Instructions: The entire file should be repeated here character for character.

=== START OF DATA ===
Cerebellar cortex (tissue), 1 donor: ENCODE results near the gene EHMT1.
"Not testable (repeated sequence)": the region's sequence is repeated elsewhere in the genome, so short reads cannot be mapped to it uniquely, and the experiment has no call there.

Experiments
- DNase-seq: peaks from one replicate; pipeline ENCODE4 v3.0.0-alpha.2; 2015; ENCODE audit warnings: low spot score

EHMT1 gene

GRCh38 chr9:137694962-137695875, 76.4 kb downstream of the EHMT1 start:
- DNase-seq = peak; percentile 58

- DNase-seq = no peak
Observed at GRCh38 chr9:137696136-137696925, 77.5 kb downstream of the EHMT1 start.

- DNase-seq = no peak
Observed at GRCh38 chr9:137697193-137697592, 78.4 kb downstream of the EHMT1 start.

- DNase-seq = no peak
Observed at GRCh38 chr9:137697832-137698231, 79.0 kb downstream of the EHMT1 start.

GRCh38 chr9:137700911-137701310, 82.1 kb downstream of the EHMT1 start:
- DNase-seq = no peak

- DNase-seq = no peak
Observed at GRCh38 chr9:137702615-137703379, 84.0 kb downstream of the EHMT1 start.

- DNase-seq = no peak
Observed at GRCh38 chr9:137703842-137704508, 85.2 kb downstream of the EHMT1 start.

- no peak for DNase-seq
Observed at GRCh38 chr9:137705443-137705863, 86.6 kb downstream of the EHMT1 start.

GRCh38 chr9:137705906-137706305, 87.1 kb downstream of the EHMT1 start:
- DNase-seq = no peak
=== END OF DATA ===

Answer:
Cerebellar cortex (tissue), 1 donor: ENCODE results near the gene EHMT1.
"Not testable (repeated sequence)": the region's sequence is repeated elsewhere in the genome, so short reads cannot be mapped to it uniquely, and the experiment has no call there.

Experiments
- DNase-seq: peaks from one replicate; pipeline ENCODE4 v3.0.0-alpha.2; 2015; ENCODE audit warnings: low spot score

EHMT1 gene

GRCh38 chr9:137694962-137695875, 76.4 kb downstream of the EHMT1 start:
- DNase-seq = peak; percentile 58

- DNase-seq = no peak
Observed at GRCh38 chr9:137696136-137696925, 77.5 kb downstream of the EHMT1 start.

- DNase-seq = no peak
Observed at GRCh38 chr9:137697193-137697592, 78.4 kb downstream of the EHMT1 start.

- DNase-seq = no peak
Observed at GRCh38 chr9:137697832-137698231, 79.0 kb downstream of the EHMT1 start.

GRCh38 chr9:137700911-137701310, 82.1 kb downstream of the EHMT1 start:
- DNase-seq = no peak

- DNase-seq = no peak
Observed at GRCh38 chr9:137702615-137703379, 84.0 kb downstream of the EHMT1 start.

- DNase-seq = no peak
Observed at GRCh38 chr9:137703842-137704508, 85.2 kb downstream of the EHMT1 start.

- no peak for DNase-seq
Observed at GRCh38 chr9:137705443-137705863, 86.6 kb downstream of the EHMT1 start.

GRCh38 chr9:137705906-137706305, 87.1 kb downstream of the EHMT1 start:
- DNase-seq = no peak